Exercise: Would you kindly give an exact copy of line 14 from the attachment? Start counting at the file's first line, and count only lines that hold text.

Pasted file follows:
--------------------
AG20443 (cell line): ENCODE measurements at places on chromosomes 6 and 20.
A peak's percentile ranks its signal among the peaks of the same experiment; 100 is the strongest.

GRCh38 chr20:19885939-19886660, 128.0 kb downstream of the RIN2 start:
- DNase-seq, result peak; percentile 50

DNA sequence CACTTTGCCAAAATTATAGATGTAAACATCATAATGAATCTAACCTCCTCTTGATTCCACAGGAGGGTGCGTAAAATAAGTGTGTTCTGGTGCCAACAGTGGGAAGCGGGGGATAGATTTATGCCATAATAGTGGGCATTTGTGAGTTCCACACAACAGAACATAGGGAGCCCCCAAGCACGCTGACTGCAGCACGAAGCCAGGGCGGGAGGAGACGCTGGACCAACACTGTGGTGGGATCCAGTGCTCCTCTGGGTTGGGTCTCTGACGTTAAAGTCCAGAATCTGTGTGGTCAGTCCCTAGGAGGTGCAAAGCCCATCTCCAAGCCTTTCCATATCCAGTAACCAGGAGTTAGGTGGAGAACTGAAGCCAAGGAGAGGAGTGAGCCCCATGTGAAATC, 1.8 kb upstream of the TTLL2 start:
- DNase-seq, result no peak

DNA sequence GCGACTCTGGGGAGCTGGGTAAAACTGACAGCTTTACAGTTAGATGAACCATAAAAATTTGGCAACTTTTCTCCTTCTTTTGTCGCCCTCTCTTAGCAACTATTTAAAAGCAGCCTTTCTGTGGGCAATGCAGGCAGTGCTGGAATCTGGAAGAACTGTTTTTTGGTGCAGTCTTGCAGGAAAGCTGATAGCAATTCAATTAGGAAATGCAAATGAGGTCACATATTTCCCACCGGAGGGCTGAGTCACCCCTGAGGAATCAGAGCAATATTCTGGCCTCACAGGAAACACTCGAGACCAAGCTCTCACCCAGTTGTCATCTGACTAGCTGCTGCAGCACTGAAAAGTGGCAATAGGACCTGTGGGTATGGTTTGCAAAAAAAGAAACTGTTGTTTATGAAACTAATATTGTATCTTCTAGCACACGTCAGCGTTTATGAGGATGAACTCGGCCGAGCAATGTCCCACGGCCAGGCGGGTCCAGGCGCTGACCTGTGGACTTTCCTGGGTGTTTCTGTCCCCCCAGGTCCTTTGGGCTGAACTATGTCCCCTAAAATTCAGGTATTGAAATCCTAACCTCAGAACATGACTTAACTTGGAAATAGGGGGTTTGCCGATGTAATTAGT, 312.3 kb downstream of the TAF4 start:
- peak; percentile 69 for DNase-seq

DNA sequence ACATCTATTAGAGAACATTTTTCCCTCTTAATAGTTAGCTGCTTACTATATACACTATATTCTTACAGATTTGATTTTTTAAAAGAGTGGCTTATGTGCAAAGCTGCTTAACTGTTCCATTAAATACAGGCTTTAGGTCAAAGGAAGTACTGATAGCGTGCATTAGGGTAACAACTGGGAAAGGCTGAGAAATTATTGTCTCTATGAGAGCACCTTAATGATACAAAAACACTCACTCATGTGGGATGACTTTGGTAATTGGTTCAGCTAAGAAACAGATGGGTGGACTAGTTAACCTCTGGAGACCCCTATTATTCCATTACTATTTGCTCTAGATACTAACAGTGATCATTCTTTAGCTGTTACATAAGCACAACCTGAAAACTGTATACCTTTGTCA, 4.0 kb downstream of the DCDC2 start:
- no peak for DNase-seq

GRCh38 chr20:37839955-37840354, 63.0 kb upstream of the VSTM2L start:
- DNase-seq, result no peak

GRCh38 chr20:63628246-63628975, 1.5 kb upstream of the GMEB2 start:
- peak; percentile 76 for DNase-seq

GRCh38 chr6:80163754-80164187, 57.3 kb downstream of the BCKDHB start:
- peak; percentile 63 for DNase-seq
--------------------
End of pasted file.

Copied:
- peak; percentile 76 for DNase-seq